Contributing opinion writer
Lina H. R. Cho
And the next time someone asks you what you’ve been reading lately, don't scramble for the last Booker-nominated title that the scholar in you hobbled through. Instead, let the human in you answer — and don’t forget to hold your head up high as you do.
In the span of just fifteen to twenty years, Koreans who live overseas have swung from being ignored, fetishized, erased, commodified, and romanticized — all at the whim of white society’s attitude towards our country. When I reflect on these things, I can’t help but wish I could just watch my K-dramas in peace, the way I did as a kid.
Giving myself permission to be honest in my enjoyment of things was not only one of the most liberating choices I ever made, but also one of the most mature ones. And as I proceed with my last year of college, I’m determined to revisit a whole host of other missed experiences.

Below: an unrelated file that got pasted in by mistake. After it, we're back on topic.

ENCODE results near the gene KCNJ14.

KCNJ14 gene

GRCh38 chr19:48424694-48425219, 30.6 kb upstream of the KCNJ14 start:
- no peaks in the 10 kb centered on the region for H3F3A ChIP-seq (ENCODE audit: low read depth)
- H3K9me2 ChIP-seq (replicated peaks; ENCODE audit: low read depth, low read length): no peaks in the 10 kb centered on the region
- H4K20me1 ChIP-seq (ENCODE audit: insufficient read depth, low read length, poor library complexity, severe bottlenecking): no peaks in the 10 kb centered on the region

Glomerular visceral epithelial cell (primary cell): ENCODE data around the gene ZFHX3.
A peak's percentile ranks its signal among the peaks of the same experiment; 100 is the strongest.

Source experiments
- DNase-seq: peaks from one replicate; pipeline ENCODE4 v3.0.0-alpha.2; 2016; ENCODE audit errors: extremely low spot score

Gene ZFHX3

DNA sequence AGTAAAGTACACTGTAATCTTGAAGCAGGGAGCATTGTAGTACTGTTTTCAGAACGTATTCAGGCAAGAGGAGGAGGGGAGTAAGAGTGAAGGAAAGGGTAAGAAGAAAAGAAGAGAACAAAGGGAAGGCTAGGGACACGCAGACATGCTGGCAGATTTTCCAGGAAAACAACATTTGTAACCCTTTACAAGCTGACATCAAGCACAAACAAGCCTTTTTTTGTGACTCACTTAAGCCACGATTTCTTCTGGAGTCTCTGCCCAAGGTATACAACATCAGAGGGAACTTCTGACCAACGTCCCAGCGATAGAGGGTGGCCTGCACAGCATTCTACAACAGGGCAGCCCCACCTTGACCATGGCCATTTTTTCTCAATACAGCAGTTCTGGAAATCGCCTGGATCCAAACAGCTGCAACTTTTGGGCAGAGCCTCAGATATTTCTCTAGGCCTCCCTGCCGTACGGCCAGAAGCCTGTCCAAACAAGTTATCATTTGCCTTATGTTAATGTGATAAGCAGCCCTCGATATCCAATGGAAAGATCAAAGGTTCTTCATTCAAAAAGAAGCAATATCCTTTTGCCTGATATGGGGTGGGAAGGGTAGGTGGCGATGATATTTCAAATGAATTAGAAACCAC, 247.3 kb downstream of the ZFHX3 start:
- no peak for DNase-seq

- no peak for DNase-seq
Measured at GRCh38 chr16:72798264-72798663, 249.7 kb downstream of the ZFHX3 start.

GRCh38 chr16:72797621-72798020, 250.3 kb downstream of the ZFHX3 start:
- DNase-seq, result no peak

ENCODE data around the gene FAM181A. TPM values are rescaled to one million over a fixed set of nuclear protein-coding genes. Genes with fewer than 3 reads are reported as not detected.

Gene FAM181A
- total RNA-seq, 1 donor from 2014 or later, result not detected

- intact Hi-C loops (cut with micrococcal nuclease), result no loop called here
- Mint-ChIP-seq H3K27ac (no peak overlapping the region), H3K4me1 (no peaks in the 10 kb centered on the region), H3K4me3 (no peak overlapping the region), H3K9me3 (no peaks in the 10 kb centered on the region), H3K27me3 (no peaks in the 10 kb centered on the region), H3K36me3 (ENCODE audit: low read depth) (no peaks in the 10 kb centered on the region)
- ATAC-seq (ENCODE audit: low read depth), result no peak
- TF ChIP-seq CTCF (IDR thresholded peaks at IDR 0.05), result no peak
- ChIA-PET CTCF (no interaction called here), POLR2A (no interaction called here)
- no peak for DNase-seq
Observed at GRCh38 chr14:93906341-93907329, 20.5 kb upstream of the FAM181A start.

Art gets made every. Single. Day. And although some critics and academics may be horrified to hear this, good art — whatever that may be — can, in reality, be found anywhere and from anyone. (You can read my latest piece to see what I mean about that). All of this means that erecting a canon of the so-called “greatest” art flies in the face of everything art should really be.
Movies marketed for kids and families can actually be some of the most well-crafted, thoughtful, and life-changing works of art out there. And they deserve our genuine attention.